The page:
Proper 18, Year B, St. James’ Church, Dickson & Calvary Church, Cumberland Furnace

“[Jesus] said to him, ‘Ephphatha,’ that is, ‘Be opened’” (Mk. 7:34).

The Gospels were written in Greek, as far as we know, but there are a few places in the Gospel of Mark where we have the words of Jesus in his own Aramaic language. When Jesus raises Jairus’ daughter from the dead, in the fifth chapter of Mark, he says, “Talitha cum” or “Little girl, get up” (Mk. 5:41). When Jesus prays in the garden of Gethsemane, the night of his arrest, he says, “Abba,” or “Father” (Mk. 14:36).  When he speaks from the cross, Mark leaves Jesus’ words, “Eloi, eloi, lema sabachthani,” alongside the translation, “My God, my God, why have you forsaken me?” (Mk. 15:34). And, in our Gospel reading today, we hear the voice of Jesus himself, speaking words of healing to the man who cannot either hear, or speak.

Sometimes, words are left untranslated, either because they are very familiar, very significant, or both. We have some examples in our liturgy: “amen,” a Hebrew word meaning “so be it,” is a good example. It has moved through Aramaic, Greek, and Latin liturgies before arriving, undigested and unchanged, in the Book of Common Prayer. Another is “hosanna,” or “Save now!”, a sort of exclamatory prayer in Hebrew, embedded in our Eucharist, that has resisted assimilation. A counter example is “hallelujah,” which was at first literally translated in our Prayer Book as “Praise ye the Lord,” but then after a few centuries of mulling it over was turned back into its original “alleluia.”

There are not many examples in our common speech, because American English is an assimilative language. The Law has its own technical terms, in Latin and French, that have so far defied translation, but that’s not really common speech. I suppose analysts have the German word “angst,” with its own technical meaning, though this word has become pretty mainstream, an honorary English word of sorts. Even something uniquely French, like “joie de vivre,” is simply rendered in English by “joy of living.”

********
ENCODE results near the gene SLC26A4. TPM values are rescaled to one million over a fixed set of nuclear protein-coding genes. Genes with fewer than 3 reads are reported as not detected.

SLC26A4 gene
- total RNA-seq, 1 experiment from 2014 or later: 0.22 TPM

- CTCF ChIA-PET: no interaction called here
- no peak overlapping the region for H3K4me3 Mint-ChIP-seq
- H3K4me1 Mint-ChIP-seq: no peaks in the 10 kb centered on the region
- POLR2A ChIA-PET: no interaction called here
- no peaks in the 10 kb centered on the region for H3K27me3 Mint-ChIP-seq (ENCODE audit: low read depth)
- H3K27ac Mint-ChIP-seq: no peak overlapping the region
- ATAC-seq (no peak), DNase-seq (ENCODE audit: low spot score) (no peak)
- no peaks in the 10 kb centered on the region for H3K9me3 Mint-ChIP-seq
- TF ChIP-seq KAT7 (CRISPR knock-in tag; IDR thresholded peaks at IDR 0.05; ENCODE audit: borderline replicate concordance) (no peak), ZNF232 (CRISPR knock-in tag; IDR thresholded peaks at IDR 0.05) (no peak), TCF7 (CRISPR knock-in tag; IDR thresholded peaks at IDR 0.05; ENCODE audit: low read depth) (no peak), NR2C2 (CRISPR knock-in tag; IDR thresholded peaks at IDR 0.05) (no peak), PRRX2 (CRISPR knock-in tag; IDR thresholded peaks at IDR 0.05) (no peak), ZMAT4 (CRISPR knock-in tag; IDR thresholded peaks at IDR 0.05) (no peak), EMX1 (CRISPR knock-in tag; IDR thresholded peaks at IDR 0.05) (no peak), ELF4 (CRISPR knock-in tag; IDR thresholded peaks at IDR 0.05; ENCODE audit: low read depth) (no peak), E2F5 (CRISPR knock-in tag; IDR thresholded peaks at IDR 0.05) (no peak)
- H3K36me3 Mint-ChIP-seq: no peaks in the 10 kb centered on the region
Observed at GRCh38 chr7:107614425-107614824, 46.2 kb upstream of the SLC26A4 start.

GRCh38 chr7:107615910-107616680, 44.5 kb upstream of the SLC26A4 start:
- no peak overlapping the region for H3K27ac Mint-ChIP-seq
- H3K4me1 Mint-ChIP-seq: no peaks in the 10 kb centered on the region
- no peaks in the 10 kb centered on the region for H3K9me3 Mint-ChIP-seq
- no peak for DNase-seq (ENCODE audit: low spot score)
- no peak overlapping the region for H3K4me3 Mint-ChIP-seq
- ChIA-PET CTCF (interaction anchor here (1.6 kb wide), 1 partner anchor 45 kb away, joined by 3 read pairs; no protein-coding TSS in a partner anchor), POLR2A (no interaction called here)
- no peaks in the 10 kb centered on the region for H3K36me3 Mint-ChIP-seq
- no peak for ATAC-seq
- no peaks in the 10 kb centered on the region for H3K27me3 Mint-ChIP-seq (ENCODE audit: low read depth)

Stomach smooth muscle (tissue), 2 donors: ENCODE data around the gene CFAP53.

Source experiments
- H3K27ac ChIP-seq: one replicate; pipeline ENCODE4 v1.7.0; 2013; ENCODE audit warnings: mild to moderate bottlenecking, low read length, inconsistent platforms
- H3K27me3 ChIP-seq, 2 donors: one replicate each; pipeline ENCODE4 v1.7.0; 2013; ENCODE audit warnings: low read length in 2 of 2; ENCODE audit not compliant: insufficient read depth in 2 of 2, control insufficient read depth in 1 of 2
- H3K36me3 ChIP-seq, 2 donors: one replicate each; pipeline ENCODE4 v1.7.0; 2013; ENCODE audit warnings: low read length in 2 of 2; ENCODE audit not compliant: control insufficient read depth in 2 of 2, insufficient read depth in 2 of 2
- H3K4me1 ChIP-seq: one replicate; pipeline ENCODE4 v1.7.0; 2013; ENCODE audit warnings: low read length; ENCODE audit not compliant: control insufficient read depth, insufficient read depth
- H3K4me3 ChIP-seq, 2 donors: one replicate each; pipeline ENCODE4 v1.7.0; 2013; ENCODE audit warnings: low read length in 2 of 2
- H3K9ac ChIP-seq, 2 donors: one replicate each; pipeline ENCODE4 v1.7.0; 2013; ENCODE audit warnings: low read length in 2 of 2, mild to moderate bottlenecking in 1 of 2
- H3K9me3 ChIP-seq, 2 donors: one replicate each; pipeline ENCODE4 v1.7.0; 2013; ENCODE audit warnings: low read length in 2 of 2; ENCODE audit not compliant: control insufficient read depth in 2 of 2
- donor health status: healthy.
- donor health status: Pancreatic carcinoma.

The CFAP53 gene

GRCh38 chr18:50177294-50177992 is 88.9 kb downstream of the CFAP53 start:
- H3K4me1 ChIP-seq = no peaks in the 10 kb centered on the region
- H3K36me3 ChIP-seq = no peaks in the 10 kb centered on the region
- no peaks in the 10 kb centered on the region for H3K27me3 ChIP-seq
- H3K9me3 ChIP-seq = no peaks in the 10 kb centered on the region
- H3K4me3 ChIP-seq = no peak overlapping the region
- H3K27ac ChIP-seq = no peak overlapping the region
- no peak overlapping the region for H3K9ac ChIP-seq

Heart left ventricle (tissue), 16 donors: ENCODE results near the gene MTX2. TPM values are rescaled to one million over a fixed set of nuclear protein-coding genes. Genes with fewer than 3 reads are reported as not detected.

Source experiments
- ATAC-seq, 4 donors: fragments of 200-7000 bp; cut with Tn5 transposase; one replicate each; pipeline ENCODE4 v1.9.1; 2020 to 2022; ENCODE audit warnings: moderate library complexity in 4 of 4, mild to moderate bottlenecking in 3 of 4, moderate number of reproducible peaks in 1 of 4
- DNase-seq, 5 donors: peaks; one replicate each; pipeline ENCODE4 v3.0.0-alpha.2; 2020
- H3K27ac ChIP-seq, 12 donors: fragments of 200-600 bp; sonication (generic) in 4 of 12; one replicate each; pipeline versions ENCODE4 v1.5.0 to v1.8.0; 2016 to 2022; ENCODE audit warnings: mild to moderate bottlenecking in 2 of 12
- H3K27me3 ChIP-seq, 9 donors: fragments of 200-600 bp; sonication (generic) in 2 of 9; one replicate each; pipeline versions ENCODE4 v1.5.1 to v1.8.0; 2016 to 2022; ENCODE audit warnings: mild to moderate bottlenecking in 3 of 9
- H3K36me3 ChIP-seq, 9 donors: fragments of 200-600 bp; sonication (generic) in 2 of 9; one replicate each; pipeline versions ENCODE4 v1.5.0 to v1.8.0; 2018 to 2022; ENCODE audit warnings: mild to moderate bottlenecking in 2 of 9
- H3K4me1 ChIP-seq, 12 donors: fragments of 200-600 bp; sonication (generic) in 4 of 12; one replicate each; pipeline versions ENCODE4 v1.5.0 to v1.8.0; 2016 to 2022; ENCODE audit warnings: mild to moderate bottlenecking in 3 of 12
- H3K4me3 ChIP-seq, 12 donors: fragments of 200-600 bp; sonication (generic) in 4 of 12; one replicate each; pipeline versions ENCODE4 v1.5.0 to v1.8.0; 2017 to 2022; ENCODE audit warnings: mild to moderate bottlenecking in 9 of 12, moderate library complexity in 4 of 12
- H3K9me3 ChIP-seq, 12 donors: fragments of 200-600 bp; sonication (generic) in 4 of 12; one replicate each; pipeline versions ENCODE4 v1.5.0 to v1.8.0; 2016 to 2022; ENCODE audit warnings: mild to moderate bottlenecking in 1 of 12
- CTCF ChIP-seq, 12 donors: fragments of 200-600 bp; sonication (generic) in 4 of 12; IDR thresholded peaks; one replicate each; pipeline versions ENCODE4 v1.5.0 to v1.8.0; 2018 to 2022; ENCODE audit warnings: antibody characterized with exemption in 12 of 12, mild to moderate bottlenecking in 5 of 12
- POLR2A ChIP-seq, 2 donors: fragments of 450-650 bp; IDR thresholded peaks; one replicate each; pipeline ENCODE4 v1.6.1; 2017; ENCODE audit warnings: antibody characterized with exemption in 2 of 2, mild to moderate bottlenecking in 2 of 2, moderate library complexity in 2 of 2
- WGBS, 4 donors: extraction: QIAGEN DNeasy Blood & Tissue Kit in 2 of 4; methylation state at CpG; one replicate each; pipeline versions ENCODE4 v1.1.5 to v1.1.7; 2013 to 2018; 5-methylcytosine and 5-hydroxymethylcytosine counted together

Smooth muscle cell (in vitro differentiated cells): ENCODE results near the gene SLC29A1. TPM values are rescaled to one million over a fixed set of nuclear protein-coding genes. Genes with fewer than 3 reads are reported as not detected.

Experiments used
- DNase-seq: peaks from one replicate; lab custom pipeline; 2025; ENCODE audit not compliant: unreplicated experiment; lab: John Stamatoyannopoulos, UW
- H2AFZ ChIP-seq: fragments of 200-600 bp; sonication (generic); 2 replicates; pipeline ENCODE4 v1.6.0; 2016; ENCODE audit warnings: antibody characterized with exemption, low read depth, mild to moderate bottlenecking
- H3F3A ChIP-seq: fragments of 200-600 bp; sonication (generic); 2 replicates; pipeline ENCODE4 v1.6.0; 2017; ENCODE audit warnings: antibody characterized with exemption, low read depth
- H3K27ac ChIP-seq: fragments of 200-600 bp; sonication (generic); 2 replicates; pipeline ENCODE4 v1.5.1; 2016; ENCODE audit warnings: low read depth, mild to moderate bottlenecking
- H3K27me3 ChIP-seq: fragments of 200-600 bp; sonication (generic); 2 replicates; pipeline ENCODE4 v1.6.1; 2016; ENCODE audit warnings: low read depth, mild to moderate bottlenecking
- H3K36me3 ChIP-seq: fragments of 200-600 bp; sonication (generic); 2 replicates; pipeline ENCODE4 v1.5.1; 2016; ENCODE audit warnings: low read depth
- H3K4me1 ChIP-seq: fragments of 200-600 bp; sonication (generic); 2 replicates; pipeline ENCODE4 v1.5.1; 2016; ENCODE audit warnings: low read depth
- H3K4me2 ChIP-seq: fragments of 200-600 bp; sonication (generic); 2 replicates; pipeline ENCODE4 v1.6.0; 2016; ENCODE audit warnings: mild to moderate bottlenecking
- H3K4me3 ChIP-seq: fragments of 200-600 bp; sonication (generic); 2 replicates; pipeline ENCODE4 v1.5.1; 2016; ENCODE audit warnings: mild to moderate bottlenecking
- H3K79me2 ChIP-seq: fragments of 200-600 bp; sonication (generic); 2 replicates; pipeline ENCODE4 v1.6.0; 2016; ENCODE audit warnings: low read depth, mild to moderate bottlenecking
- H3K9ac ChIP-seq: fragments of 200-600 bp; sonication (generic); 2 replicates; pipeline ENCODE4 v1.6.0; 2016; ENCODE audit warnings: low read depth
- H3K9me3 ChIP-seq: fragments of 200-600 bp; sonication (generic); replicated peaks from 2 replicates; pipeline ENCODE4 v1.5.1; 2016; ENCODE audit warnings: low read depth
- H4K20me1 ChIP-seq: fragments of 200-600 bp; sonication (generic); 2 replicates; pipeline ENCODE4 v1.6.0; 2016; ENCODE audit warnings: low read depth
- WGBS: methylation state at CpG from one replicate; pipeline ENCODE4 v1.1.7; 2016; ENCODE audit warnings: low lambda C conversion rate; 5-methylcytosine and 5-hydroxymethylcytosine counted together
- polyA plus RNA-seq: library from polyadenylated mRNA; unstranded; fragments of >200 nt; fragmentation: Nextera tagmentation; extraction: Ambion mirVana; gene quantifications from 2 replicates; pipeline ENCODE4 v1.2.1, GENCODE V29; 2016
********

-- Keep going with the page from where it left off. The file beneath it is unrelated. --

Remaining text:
Here in the seventh chapter of the Gospel of Mark, however, we have the Aramaic words of Jesus, preserved alongside the translation. “[Jesus] said to him, ‘Ephphatha,’ that is, ‘Be opened’” (Mk. 7:34). It’s possible that the story was familiar, and people had just gotten used to it in this form. When we’re young, we want the story to be repeated exactly the same way each time.

Or maybe Jesus’ words, in this imperative form, were adapted by early Christians for their own healing ministry, in the process of use becoming both more familiar, and acquiring additional significance that helped preserve them in this form in the Scriptures. Later Christians, in fact, adapted Jesus’ words for a prayer before baptism, to open the candidates to grace.

To be opened, in this story of miraculous healing, is to be unbound: to be freed for service and for proclamation. Jesus’ ministry exists for this purpose, to lead us all to that point where we can receive his grace in our lives, and be equipped for mission and ministry. The man is being healed: no doubt about that. But the story also reminds us of each person’s need to be opened, to be liberated from the effects of sin and death. So, it makes sense to leave a word like this in its original form, to remind us of its power.

Openness to grace is the sine qua non of the Christian life: there’s an example of the untranslatable power of a word or phrase! In other words, without grace there is no Christian life. All our existence depends upon it. Everything that we are as Christians comes from God as a gift, as a “grace” or gratuity from God. Without relationship to Christ, crucified and risen from the dead, we are at full stop, unable to move ahead and incapable of becoming something more than we are.

Our celebration of baptism today is a case in point. We are witnesses to a new birth, a new relationship with Jesus, made possible through water and the word. Christ is opening our candidate to a new identity and new possibilities through the grace of this sacrament. Our prayer today for the candidate is that he will be opened to be able to hear the word, and to proclaim it himself. Our prayer for ourselves is that we too may be opened to grace, to the word of power that Jesus is speaking to us. “‘Ephphatha,’ that is, ‘Be opened’” (Mk. 7:34).

  • The Rt. Rev’d John Bauerschmidt, Bishop of Tennessee